Friday, November 13, 2009

Saying goodbye to zembly

I was involved with the leading-edge web site, zembly, beginning in fall 2007, writing example widgets, applications, and data services for the companion book ‘Assemble the Social Web with zembly.’ zembly, the brain child of Todd Fast, began at Sun Microsystems as a web-based social development environment, enabling users to write widgets and other software. The site automatically keeps track of versions and publishes code, deploying the services and widgets for you. You can share the widgets, embedding them in web pages or posting them on sites such as Facebook. The site also lets you build and deploy Facebook applications. The book was published early this year and we presented a sold-out Hands-On Lab at JavaOne in June. Sadly, the site announced its closure this week. Besides thoroughly enjoying the time I spent coding applications on zembly, I really appreciated the interaction with the zembly folks, including Todd, Chris Webster, and especially Jirka Kopsa.

I have two favorite examples I built for the book. One is a Facebook application, Capital Punishment, which helps you learn the world’s capitals using a 20-question multiple choice quiz. Capital Punishment Facebook applicationYou see each answer mapped using Google maps. It includes all the usual social features of Facebook applications—challenging friends and letting you compare your scores with your friends.

Probably my favorite is a widget that shows you how to navigate the London Tube. It maps the station sequence (with Google maps), drawing a color-coded line (matching the tube station colors) to each station. London Tube WidgetThe data comes from, via Dapper. With Google maps, you can follow the route. Markers locate the stations and information windows tell you the station name, line, and where you need to change lines.London Tube Widget destinationIt's tough saying goodbye to zembly. It will be missed by many!!

Thursday, November 12, 2009

Fighting for choices in alternative healthcare

I am one of the many people who regularly use and passionately embrace alternative healthcare. Yes, I still make annual visits to my OBGYN and see traditional doctors for acute injuries. But I visit my chiropractor for illnesses such as colds, the flu, any back or leg aches. I haven’t taken any antibiotics for 20 years until this year (ear infection from body boarding in the ocean). I take vitamins regularly, including fish oil.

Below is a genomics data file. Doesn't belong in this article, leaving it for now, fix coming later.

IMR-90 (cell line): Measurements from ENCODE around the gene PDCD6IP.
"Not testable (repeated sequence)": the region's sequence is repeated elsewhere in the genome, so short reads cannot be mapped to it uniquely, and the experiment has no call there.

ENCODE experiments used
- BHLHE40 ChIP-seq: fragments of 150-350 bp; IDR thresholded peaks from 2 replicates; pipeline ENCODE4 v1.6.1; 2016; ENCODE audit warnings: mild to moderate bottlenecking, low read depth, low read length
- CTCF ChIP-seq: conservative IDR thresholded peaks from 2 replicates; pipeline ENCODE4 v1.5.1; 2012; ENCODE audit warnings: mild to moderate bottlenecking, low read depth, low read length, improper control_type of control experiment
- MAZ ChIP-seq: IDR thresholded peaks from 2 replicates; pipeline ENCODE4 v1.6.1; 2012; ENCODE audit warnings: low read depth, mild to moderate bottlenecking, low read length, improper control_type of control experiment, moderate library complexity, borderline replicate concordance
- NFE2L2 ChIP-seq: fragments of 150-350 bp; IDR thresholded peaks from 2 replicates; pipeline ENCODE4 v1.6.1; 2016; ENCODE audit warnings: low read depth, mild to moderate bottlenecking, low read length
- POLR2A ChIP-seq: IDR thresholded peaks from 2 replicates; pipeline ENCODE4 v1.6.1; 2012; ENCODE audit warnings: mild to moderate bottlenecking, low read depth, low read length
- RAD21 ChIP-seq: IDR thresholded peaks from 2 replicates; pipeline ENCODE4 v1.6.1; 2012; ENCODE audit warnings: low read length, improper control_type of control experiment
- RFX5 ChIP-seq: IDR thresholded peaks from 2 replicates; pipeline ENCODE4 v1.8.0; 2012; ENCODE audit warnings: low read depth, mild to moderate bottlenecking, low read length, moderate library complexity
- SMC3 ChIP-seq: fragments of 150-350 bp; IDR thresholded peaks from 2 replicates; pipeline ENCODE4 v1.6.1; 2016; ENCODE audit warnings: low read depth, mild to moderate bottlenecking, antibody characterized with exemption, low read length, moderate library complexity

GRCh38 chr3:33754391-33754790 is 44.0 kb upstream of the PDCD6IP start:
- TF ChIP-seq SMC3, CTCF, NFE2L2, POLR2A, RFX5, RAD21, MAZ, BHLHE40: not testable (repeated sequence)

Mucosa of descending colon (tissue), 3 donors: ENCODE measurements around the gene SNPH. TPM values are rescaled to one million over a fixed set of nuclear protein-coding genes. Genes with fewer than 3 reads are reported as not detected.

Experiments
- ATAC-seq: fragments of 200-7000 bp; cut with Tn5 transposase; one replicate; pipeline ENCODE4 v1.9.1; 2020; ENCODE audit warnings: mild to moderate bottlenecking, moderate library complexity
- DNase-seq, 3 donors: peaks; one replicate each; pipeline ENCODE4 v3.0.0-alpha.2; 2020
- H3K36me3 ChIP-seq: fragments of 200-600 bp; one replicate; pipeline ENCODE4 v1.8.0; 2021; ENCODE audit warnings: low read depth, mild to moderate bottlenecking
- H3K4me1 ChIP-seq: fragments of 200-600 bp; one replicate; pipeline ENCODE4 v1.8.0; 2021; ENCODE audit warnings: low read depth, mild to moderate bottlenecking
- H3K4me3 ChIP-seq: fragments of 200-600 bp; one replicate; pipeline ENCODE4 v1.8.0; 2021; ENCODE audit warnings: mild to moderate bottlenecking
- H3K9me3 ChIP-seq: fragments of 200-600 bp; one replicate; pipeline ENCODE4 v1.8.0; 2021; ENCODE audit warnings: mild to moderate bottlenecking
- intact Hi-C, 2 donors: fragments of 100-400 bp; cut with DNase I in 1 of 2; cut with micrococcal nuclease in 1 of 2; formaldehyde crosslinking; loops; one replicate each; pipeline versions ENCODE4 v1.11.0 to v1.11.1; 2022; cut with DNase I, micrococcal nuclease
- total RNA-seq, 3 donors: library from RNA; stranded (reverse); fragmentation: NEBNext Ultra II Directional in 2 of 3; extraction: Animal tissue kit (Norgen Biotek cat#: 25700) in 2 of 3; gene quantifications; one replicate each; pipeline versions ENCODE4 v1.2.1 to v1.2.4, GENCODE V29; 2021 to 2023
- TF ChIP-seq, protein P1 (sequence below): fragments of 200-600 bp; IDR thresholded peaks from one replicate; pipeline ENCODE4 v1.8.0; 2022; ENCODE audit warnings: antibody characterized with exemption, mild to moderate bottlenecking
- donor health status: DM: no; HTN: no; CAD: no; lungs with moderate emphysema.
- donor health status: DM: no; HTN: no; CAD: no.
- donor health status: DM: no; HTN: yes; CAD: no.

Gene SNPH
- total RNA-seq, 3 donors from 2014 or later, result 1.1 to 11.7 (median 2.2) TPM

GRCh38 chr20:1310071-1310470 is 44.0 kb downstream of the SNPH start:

In their Health section this week, the L.A. Times published an article (Alternative medicine becoming mainstream by Tammy Worth, November 9, 2009) describing how more and more people (not just the ‘out-there fringe’) are taking advantage of alternative healthcare. The article is a caution for those who choose to follow alternative healthcare, with these three broad points:
“Then there’s the issue of safety” meaning that vitamins and supplements don’t go through the rigorous approval process of the FDA.
Until the medical industry separates itself from the profit motives of the pharmaceutical industry I don’t think traditional medicine can criticize alternative healthcare. We are constantly bombarded with ads for pharmaceuticals on television and in magazines. The possible side effects always seem worse than the original problem. Somehow people think that if you list the side effects then it’s okay to take the drug (even when possible side effects include death!).
Only one-third of people who use alternative healthcare discuss their treatment with their physicians.
This does not surprise me. I tell my doctor about the vitamins I take and the treatment I follow from my chiropractor. Usually this admission is met with derision. I always feel like my doctor and my chiropractor should work together to provide the best of both worlds for me. But, it is up to me to judge the treatments of both alternative and traditional medicine and pick and choose myself. I’m not happy about that, but I see no other choice. I’m certainly not going to give up either form of healthcare.
“I think people using alternative medicine are wasting their money and are being fooled into thinking they are getting something that is beneficial for them.” (Dr. Jerome Kassirer, distinguished professor at Tufts University School of Medicine and former editor in chief of the New England Journal of Medicine.)
Uh, maybe this is why more people don’t discuss alternative healthcare with their doctors! Unfortunately, Dr. Kassirer’s broad dismissal is not uncommon among traditional healthcare providers.

I look forward to the day when the medical industry becomes more open-minded and chiropractic and other alternative treatments are given a well-earned place in mainstream healthcare.